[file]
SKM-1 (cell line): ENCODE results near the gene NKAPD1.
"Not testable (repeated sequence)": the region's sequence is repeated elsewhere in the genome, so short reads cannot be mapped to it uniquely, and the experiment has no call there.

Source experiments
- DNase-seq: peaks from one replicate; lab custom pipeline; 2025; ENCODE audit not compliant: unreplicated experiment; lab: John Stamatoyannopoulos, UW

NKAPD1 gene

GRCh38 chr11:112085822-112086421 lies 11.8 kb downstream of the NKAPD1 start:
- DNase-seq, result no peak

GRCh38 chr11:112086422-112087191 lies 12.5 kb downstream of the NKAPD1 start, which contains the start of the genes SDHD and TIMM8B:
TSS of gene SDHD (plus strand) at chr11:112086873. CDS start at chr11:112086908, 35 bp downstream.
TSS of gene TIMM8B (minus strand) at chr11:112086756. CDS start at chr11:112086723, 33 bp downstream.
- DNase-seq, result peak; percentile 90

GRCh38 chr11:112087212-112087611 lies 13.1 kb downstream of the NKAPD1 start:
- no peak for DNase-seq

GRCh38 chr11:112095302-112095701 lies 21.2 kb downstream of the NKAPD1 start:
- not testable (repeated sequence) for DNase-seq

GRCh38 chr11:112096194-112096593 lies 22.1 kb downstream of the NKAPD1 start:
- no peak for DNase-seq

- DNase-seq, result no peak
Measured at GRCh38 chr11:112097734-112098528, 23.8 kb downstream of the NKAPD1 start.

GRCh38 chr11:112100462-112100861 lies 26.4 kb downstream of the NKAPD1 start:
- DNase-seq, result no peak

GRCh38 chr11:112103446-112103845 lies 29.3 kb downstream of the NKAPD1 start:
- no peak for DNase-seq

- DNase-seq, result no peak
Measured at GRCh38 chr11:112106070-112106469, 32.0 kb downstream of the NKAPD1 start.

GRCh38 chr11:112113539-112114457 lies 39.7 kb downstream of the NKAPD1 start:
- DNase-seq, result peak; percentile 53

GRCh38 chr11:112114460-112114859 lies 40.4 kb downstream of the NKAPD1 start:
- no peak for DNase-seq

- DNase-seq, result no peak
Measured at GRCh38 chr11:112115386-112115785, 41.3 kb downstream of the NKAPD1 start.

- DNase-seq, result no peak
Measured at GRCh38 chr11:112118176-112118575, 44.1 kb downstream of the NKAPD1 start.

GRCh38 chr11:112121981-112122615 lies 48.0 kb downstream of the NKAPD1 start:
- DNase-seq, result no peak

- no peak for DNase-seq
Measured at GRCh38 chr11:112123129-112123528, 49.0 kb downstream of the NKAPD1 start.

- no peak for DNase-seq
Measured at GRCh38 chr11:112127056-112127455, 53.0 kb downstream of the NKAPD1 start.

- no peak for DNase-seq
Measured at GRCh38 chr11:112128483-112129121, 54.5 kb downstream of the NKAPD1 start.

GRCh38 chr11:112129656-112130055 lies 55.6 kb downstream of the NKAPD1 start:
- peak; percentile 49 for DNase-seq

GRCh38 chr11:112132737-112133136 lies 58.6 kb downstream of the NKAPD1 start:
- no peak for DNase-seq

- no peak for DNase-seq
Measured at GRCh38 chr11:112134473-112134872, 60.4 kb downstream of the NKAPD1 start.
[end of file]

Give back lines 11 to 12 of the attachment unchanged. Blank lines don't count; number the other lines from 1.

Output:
- DNase-seq, result peak; percentile 90

GRCh38 chr11:112087212-112087611 lies 13.1 kb downstream of the NKAPD1 start: